We give the following statement of weekly allowance made to each adult during the voyage, the children being on half allowance. (The provisions, of course, are served out daily).

4 ¾ lbs of bread, 1lb rib beef, 1 ½ lb flour, ½ lb raisins, 6 oz suet, 1 pint of peas, ½ lb of rice, ½ lb of preserved potatoes, 1 oz tea, 1 ½ oz roasted coffee, ¾ lb sugar, 6 oz butter, 5 gallons and 1 quart of water, a gill pickled cabbage, ½ gill of vinegar, 2 oz salt.

This taken singly, is adequate food, but when united in messes (say of ten) where appetites are not equal, is certainly not bad living, and we have not heard of any complaints. After the emigrants have arrived in the colony, they are allowed ten days free access to the ship, with all its advantages, should they not be hired or obtain employ at once. The number of emigrants the St. Vincent will convey is about 240, and from the general characteristic of those we saw on board, they will prove a valuable acquisition to the colony.

The St. Vincent appeared to be a fine vessel, well found and may the Almighty prosper her voyage!]

caption here
Emigration to Sydney, Towing Out
Emigration to Sydney, Towing Out - Emigrants at Dinner
Full page

Read more about the St. Vincent.

The Emigrant Ship

The Emigrant Ship
Thou semblance of the Angel Death,
With thy dark dismal shrouding wings,
Whose fluttering seems to catch the breath,
The very latest breath that wrings
The soul from body, thou art there
Like Hope, half soothing wild Despair!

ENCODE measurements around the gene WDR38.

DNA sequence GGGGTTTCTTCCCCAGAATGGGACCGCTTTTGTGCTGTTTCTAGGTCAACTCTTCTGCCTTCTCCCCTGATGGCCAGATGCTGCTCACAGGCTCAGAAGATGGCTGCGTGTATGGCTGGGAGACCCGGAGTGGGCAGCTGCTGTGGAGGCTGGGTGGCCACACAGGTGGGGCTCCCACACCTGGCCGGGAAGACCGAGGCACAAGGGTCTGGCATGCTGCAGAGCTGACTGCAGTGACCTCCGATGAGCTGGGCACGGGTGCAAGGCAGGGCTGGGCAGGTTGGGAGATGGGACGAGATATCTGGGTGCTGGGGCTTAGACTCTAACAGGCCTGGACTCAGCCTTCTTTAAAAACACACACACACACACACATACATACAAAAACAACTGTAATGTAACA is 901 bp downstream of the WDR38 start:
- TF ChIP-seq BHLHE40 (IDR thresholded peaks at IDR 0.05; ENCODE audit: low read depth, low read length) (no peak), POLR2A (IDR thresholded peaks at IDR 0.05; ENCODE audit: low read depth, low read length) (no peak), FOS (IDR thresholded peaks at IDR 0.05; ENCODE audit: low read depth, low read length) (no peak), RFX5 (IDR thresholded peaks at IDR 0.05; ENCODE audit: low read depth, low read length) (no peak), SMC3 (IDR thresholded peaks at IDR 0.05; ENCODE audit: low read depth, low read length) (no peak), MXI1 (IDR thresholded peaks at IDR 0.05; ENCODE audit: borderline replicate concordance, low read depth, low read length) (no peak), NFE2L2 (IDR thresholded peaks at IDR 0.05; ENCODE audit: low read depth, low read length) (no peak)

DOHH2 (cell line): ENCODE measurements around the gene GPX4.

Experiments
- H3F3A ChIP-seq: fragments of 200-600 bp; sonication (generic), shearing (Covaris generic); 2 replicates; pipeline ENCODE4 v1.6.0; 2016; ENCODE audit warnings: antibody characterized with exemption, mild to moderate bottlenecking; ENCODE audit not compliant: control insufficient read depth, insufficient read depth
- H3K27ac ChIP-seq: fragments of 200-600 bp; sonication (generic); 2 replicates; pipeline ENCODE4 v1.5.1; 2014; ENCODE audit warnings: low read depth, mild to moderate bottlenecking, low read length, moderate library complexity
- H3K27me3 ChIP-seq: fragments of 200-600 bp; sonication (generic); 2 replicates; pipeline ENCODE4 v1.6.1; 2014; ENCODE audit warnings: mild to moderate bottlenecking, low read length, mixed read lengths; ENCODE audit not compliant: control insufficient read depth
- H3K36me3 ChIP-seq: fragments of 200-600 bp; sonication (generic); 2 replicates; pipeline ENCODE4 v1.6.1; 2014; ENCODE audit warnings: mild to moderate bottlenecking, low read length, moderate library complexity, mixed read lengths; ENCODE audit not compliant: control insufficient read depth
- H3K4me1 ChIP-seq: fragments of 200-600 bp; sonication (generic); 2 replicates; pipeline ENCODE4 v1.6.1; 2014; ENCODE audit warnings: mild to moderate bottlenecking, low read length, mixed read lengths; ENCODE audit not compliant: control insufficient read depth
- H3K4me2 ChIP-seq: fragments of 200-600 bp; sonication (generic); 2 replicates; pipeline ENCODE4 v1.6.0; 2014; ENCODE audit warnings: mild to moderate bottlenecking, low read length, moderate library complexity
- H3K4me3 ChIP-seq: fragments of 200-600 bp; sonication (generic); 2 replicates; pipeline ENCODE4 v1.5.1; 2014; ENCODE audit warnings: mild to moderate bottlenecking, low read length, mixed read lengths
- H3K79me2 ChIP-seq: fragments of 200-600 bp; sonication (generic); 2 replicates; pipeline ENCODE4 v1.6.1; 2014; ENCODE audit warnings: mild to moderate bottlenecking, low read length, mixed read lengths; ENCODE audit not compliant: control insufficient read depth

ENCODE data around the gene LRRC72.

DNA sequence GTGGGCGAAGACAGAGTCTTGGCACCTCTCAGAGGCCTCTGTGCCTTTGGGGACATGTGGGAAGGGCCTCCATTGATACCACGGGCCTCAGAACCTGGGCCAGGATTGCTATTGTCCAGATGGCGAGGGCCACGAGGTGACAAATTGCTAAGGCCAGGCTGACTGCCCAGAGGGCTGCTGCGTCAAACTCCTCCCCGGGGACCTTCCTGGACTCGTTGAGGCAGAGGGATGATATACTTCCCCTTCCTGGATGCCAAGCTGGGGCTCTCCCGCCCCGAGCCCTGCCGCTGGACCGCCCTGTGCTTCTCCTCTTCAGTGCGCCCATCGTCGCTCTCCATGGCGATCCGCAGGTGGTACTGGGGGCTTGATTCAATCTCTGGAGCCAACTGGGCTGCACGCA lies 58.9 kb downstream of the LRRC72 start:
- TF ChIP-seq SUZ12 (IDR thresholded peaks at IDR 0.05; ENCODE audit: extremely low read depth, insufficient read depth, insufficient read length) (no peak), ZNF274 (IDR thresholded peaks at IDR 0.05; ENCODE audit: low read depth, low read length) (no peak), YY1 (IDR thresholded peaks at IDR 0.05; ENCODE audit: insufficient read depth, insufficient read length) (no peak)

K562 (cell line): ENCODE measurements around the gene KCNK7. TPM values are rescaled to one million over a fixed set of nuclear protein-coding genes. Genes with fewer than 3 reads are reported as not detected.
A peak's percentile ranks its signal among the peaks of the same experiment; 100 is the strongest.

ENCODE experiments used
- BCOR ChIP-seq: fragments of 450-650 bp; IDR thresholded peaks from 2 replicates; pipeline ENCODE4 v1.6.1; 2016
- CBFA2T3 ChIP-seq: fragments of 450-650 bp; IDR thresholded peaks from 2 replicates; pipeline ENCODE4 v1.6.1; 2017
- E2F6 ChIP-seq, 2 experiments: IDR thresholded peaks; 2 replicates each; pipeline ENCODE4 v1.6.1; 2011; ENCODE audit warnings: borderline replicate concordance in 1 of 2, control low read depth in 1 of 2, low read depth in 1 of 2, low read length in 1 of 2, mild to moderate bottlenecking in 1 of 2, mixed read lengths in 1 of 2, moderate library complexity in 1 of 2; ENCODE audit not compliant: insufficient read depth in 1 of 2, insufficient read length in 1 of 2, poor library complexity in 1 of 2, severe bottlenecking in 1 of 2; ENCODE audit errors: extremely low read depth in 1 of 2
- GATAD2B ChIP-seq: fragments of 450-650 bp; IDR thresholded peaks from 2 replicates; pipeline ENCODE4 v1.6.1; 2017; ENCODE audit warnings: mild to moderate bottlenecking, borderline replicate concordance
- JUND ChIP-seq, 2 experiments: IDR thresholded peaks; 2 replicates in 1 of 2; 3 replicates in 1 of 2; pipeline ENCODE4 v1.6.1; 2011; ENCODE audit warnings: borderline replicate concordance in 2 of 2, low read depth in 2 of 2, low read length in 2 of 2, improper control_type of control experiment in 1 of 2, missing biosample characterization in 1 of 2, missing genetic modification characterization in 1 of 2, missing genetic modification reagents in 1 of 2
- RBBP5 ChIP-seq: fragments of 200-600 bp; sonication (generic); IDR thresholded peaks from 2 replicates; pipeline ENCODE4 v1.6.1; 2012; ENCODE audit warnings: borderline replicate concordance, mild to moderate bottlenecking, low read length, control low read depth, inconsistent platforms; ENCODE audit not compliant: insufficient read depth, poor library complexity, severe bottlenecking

In thee is promise that thou’ll bring
A change of season to the mind
Of those who chance a distant spring
For the dull wintry waste behind!
Yet – what’s the wintry waste they leave?
Alas! all hearts with theirs must grieve!

They quit their Native Land for life,
A land they’ll weep for when away,
Sister and Brother- Husband – Wife
May never meet another day!
The living Death of absence, quite
Obscures the gloom of endless night!

Perchance to some hope will be true
And lead them on to riches – fame –
But all they loved, and all they knew
In early days, just like a name
Upon a tombstone will appear,
And memory, vainly, wish them near.

Some may return with power to bless
The weeping wretches left behind –
And see that home all loneliness,
Where they expected them to find!
The son for mother look in vain,
Then seek the wide-wide world again!

The signal’s given – away to shore –
Break ties of every dearest kind! –
One parting kiss – one look – one more
Farewell to those now left behind!
Divorcer Ocean! Thou dost make
Many a gentle heart to ache!

Oh! Emigration! Thou’rt the curse
Of our once happy nation’s race!
Cannot our Fatherland still nurse
Its offspring without taking place
Of dislocated men to make
More cause for thy disturbing sake?

Thou art an enemy to peace,
Thy restless hope but ends in grief –
When comforts in the mother cease
How can we hope step-dame’s relief?*
“Better to bear the ills we have”
Than seek in foreign climes a grave!

W.

* “Dulcior mater quam noverea!” is a maxim which it ought to be our native land’s endeavour to instil into the minds of those discontented with home.

This poem appears in the Illustrated London News, April 13, 1844, and in The Emigrant Ship – Tales of shipwrecks and adventures at sea (1846), pp. 787 – 788.